Videogames in other Media Ep. 1

Recently, I’ve been watching the first four Episodes of the new TV Series “The Mentalist”. It is a series about a guy who was once a mentalist but due to a personal tragedy, decided to quit his profession and use his skills to help the police solve crimes. The cool thing is that the series is realistic so the guy doesn’t really have special powers. Instead, he uses some his charisma and his excellent observation skills to trick people. I like the series very much. It is smart, sometimes funny, very intriguing and refreshing. Kinda like my favourite House M.D. but the lead doesn’t quite compete with Hugh Laurie. Then again, who does?

Videogames in other Media Ep. 1

Anyway, what bothers me is how games are portrayed in other media. So although The Mentalist is a good series there is this one scene where some kid is playing a videogame and it is clearly an old GameBoy. What the…?! Is this supposed to be a historical piece?

My guess is that the script called for a generic gaming device and they didn’t want to use a contemporary one because the didn’t get a product placement deal. Or they didn’t want one. Or they didn’t care to get one.

I find this quite disappointing because I think it shows how games are underestimated by other media. They aren’t seen as something with subtle meaning. They aren’t seen as something which can be used to flesh out some details in a character. Instead, the whole medium is put into a huge drawer with labels like “childish”, “silly”, “immature” and “waste of time” on it. So it doesn’t matter WHAT the kid is playing, it wasn’t the point in the first place. That’s why it doesn’t matter if he is playing an unrealistically ancient system. You know, if one of the characters would be reading a book or watching a movie, they would certainly make sure the title or at least the genre is matching the character or the plot.

I would like to start collecting some examples of how videogames are treated in other media. I already have some scenes in mind (House M.D. has some nice ones) but if you know a good example, don’t hesitate to drop me a line!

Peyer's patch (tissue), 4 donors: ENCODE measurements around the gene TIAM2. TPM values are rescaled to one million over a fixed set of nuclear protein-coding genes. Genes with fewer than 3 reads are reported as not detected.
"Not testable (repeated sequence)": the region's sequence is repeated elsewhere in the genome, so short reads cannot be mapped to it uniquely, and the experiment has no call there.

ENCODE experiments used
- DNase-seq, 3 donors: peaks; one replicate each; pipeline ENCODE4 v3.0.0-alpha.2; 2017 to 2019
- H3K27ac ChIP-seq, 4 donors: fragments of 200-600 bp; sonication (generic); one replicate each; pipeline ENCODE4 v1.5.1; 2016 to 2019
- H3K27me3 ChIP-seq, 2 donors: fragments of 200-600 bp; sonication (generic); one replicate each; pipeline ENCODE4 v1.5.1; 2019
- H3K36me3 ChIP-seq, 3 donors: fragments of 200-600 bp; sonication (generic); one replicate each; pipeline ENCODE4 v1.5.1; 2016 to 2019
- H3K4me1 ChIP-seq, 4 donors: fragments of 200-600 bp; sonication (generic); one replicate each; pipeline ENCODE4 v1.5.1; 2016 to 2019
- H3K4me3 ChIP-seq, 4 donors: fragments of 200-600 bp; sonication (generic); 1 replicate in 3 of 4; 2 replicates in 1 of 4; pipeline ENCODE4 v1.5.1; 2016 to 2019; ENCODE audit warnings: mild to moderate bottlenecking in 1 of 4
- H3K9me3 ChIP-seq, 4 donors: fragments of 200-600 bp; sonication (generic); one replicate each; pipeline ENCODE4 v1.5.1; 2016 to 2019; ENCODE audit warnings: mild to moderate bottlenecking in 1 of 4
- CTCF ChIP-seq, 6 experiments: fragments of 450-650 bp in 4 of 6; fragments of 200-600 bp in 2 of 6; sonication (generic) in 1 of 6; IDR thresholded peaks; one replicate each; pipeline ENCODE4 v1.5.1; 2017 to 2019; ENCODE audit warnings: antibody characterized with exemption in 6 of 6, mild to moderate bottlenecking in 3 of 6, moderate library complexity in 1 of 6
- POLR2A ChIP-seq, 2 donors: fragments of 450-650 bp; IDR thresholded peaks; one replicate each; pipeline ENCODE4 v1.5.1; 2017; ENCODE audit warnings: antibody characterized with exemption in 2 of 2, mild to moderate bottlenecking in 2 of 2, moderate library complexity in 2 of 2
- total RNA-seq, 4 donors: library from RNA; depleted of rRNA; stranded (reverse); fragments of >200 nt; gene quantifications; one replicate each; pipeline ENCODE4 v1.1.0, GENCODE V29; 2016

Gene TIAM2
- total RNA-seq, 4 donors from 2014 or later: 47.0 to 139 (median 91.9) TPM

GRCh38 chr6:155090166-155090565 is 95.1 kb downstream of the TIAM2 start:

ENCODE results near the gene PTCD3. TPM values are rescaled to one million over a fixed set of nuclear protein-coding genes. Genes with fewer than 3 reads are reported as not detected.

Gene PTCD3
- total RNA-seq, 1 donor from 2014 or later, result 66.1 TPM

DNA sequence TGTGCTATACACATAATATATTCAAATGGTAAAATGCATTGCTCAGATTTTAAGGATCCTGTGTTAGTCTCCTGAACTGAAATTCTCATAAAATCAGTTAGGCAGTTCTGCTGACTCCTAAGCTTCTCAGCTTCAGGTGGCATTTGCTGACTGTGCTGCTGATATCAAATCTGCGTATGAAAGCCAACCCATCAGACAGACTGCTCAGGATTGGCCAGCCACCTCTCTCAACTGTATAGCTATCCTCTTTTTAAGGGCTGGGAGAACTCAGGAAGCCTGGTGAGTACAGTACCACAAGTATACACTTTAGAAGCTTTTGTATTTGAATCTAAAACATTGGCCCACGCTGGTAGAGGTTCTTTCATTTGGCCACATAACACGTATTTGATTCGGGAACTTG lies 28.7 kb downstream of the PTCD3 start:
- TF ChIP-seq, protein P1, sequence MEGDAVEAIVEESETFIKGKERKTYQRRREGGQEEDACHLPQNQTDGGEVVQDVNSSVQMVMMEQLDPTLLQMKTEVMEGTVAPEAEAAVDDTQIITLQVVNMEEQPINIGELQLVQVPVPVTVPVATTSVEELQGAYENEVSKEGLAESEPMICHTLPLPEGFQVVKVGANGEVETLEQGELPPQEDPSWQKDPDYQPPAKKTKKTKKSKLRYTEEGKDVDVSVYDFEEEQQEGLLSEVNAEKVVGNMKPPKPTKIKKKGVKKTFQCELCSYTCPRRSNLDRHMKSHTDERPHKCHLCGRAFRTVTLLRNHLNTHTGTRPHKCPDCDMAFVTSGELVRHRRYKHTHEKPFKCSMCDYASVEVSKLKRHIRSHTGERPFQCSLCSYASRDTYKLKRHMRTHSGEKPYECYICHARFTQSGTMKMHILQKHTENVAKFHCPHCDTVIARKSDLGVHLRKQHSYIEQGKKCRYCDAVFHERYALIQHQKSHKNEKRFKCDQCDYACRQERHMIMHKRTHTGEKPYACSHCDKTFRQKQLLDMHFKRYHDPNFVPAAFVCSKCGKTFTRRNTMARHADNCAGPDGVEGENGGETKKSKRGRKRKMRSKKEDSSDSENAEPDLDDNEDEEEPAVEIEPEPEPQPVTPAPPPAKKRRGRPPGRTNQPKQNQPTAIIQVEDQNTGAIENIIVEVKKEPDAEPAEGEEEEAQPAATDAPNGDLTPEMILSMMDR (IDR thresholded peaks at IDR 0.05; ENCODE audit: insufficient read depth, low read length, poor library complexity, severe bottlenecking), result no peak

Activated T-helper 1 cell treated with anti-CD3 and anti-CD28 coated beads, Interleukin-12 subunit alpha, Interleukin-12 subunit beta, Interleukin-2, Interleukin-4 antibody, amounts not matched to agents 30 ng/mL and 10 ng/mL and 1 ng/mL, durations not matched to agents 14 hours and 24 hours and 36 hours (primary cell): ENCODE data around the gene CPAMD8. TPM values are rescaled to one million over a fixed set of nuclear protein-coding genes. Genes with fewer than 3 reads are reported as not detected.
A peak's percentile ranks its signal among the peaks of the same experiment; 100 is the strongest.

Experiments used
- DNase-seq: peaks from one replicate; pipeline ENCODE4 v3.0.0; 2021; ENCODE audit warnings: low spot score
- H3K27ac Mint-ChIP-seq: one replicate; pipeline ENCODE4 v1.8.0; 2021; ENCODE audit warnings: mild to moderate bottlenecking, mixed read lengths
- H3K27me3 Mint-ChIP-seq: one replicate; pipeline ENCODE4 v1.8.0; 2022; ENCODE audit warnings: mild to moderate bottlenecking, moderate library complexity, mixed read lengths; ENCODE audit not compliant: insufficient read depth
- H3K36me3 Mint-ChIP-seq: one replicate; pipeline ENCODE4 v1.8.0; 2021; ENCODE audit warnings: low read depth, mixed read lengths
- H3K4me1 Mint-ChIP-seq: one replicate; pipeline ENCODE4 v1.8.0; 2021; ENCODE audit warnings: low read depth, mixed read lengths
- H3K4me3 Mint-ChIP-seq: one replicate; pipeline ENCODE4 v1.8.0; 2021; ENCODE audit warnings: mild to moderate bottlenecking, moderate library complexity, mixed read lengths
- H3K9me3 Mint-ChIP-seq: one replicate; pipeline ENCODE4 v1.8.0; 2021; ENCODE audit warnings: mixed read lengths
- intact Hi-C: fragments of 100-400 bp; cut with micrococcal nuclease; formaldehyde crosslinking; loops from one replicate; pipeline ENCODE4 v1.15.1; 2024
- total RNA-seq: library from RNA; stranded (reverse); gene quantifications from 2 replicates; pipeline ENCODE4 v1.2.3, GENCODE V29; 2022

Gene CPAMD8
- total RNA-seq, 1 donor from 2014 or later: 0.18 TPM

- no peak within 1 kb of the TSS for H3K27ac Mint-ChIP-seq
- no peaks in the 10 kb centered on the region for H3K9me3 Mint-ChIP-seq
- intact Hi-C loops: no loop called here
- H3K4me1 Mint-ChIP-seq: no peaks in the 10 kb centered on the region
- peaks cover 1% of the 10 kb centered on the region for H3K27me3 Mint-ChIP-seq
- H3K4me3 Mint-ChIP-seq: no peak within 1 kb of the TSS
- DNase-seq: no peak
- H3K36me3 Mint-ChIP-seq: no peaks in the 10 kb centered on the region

P.S.: Speaking of product placement – I have set up a “Currently Playing” column at the right. It will show the games we are currently playing. Yes, those affiliate links. However, I find this kind of Ads rather helpful because it is relevant to the blog’s content. Tell me if you find the Ads unbearable.

Krystian Majewski

Krystian Majewski was born in Warsaw and studied design at Köln International School of Design. Before, he was working on a mid-size console project for NEON Studios in Frankfurt. He helped establish a Master course in Game Design and Research at the Cologne Game Lab. Today he teaches Game Design at various institutions and develops independent games.

3 responses to “Videogames in other Media Ep. 1”

  1. Yu-Chung Chen

    Not quite what you intended with your post but this kinda fit to your post title:

    Just now, on the TV (after the movie Sneakers finished), the German network “Vox” used a track from Kingdom Hearts, Destati, for the program hint that they’ll show Independence Day next week or something.

    Err.. Kingdom Hearts soundtrack? Usually they use Hans Zimmer tracks, Fight Club music or whatever popular for trailers, but this is really weird. Does this mean that the gaming generation has arrived in the working generation? VG sound is starting to slowly seep into mainstream and become part of its landscape?

  2. Yu-Chung Chen

    This is the version from the game

    the last one was from the composer’s compilation, apparently.

  3. Gamers have an Image Problem « The one and only Fruzsina Eördögh

    [...] say only kids play video games so she wouldn’t choose that category. Normally when I see someone playing a video game on a TV show the actor is button-mashing or “jumping up and down and flailing their arms [...]


The Game Design Scrapbook is a second blog of group of three game designers from Germany. On our first blog, Game Design Reviews we describe some games we played and point out various interesting details. Unfortunately, we found out that we also need some place to collect quick and dirty ideas that pop into our minds. Hence, welcome to Game Design Scrapbook. You will encounter wild, random rantings. Many of then incoherent. Some of them maybe even in German. If you don't like it, you might enjoy Game Design Reviews more.


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